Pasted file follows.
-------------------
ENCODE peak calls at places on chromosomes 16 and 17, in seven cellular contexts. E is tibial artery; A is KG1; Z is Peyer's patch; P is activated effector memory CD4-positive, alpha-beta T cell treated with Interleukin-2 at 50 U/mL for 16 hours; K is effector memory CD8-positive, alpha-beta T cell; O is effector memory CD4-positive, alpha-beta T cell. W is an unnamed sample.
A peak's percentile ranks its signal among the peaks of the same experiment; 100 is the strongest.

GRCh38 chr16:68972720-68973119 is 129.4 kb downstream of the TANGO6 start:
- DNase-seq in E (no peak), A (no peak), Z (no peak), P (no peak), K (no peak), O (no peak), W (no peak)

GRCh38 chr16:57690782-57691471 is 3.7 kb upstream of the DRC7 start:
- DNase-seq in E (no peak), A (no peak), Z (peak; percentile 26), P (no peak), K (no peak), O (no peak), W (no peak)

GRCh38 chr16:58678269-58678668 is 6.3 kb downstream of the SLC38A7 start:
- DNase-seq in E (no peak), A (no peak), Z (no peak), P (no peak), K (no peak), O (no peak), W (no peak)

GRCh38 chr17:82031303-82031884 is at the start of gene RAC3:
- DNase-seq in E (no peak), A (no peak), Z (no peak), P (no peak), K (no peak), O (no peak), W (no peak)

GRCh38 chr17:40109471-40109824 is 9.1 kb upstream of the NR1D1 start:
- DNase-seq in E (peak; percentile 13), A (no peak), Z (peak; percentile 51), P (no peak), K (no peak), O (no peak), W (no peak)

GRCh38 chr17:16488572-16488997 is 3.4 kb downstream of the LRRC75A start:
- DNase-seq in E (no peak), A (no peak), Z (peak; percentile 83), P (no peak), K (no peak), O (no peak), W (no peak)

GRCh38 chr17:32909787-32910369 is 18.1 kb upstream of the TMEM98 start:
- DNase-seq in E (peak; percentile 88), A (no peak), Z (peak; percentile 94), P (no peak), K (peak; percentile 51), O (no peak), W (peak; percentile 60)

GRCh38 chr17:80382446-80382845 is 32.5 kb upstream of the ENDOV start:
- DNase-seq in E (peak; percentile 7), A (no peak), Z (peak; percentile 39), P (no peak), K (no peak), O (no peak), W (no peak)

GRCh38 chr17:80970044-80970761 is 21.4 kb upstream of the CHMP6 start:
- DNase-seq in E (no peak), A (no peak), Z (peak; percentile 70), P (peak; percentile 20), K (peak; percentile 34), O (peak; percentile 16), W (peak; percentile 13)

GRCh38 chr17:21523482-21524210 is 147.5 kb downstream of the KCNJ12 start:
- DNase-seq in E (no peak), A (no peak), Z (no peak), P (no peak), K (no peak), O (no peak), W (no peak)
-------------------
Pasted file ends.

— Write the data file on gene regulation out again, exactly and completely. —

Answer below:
ENCODE peak calls at places on chromosomes 16 and 17, in seven cellular contexts. E is tibial artery; A is KG1; Z is Peyer's patch; P is activated effector memory CD4-positive, alpha-beta T cell treated with Interleukin-2 at 50 U/mL for 16 hours; K is effector memory CD8-positive, alpha-beta T cell; O is effector memory CD4-positive, alpha-beta T cell. W is an unnamed sample.
A peak's percentile ranks its signal among the peaks of the same experiment; 100 is the strongest.

GRCh38 chr16:68972720-68973119 is 129.4 kb downstream of the TANGO6 start:
- DNase-seq in E (no peak), A (no peak), Z (no peak), P (no peak), K (no peak), O (no peak), W (no peak)

GRCh38 chr16:57690782-57691471 is 3.7 kb upstream of the DRC7 start:
- DNase-seq in E (no peak), A (no peak), Z (peak; percentile 26), P (no peak), K (no peak), O (no peak), W (no peak)

GRCh38 chr16:58678269-58678668 is 6.3 kb downstream of the SLC38A7 start:
- DNase-seq in E (no peak), A (no peak), Z (no peak), P (no peak), K (no peak), O (no peak), W (no peak)

GRCh38 chr17:82031303-82031884 is at the start of gene RAC3:
- DNase-seq in E (no peak), A (no peak), Z (no peak), P (no peak), K (no peak), O (no peak), W (no peak)

GRCh38 chr17:40109471-40109824 is 9.1 kb upstream of the NR1D1 start:
- DNase-seq in E (peak; percentile 13), A (no peak), Z (peak; percentile 51), P (no peak), K (no peak), O (no peak), W (no peak)

GRCh38 chr17:16488572-16488997 is 3.4 kb downstream of the LRRC75A start:
- DNase-seq in E (no peak), A (no peak), Z (peak; percentile 83), P (no peak), K (no peak), O (no peak), W (no peak)

GRCh38 chr17:32909787-32910369 is 18.1 kb upstream of the TMEM98 start:
- DNase-seq in E (peak; percentile 88), A (no peak), Z (peak; percentile 94), P (no peak), K (peak; percentile 51), O (no peak), W (peak; percentile 60)

GRCh38 chr17:80382446-80382845 is 32.5 kb upstream of the ENDOV start:
- DNase-seq in E (peak; percentile 7), A (no peak), Z (peak; percentile 39), P (no peak), K (no peak), O (no peak), W (no peak)

GRCh38 chr17:80970044-80970761 is 21.4 kb upstream of the CHMP6 start:
- DNase-seq in E (no peak), A (no peak), Z (peak; percentile 70), P (peak; percentile 20), K (peak; percentile 34), O (peak; percentile 16), W (peak; percentile 13)

GRCh38 chr17:21523482-21524210 is 147.5 kb downstream of the KCNJ12 start:
- DNase-seq in E (no peak), A (no peak), Z (no peak), P (no peak), K (no peak), O (no peak), W (no peak)